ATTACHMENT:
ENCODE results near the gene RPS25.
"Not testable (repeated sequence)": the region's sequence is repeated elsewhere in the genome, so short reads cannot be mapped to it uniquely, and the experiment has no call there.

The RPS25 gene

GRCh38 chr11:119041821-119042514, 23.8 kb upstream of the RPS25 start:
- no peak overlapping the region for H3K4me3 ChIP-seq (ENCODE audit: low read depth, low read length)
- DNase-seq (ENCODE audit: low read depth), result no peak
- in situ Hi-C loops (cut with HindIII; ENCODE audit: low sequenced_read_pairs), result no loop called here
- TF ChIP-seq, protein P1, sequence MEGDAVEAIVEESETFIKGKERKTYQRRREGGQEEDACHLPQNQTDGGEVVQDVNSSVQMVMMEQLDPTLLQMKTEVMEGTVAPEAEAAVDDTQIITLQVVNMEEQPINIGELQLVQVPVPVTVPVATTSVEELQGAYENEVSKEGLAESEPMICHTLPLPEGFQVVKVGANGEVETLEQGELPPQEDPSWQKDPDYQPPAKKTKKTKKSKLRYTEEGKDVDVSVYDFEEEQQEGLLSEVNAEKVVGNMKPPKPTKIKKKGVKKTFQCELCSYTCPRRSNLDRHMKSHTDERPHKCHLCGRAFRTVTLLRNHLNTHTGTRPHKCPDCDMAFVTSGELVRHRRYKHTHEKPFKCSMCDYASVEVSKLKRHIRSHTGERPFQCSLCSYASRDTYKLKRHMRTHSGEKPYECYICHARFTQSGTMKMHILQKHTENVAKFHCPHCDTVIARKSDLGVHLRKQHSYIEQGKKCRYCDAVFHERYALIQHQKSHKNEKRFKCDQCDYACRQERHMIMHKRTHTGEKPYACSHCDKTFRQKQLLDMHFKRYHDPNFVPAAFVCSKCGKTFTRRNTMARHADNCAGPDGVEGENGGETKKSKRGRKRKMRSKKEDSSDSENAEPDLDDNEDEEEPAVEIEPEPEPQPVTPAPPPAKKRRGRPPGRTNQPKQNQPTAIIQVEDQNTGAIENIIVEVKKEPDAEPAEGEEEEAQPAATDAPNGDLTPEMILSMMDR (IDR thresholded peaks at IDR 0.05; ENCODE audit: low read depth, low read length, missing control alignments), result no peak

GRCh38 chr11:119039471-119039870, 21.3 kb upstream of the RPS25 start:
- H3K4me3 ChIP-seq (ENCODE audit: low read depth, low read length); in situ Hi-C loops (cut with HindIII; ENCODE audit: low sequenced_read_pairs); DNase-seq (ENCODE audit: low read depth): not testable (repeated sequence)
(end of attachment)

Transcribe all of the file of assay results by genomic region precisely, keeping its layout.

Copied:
ENCODE results near the gene RPS25.
"Not testable (repeated sequence)": the region's sequence is repeated elsewhere in the genome, so short reads cannot be mapped to it uniquely, and the experiment has no call there.

The RPS25 gene

GRCh38 chr11:119041821-119042514, 23.8 kb upstream of the RPS25 start:
- no peak overlapping the region for H3K4me3 ChIP-seq (ENCODE audit: low read depth, low read length)
- DNase-seq (ENCODE audit: low read depth), result no peak
- in situ Hi-C loops (cut with HindIII; ENCODE audit: low sequenced_read_pairs), result no loop called here
- TF ChIP-seq, protein P1, sequence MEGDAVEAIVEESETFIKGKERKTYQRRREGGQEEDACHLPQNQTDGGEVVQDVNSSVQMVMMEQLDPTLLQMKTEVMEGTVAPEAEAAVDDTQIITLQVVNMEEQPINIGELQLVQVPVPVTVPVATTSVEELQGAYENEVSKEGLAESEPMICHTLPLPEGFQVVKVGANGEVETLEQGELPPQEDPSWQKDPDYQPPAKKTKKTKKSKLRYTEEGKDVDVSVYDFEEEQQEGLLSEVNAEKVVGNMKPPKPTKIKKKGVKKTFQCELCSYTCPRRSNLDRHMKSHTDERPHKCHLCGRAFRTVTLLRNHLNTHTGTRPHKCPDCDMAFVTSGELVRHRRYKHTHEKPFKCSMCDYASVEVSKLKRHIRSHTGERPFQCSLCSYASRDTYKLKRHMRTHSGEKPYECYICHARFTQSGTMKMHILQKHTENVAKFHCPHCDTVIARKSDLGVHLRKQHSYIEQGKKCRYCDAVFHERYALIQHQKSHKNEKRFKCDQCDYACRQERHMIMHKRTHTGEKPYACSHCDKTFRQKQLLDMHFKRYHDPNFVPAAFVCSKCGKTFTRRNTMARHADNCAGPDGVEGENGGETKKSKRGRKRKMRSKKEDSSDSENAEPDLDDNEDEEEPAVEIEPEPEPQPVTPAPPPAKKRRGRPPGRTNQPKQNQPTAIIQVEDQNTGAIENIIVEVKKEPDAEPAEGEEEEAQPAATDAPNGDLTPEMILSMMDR (IDR thresholded peaks at IDR 0.05; ENCODE audit: low read depth, low read length, missing control alignments), result no peak

GRCh38 chr11:119039471-119039870, 21.3 kb upstream of the RPS25 start:
- H3K4me3 ChIP-seq (ENCODE audit: low read depth, low read length); in situ Hi-C loops (cut with HindIII; ENCODE audit: low sequenced_read_pairs); DNase-seq (ENCODE audit: low read depth): not testable (repeated sequence)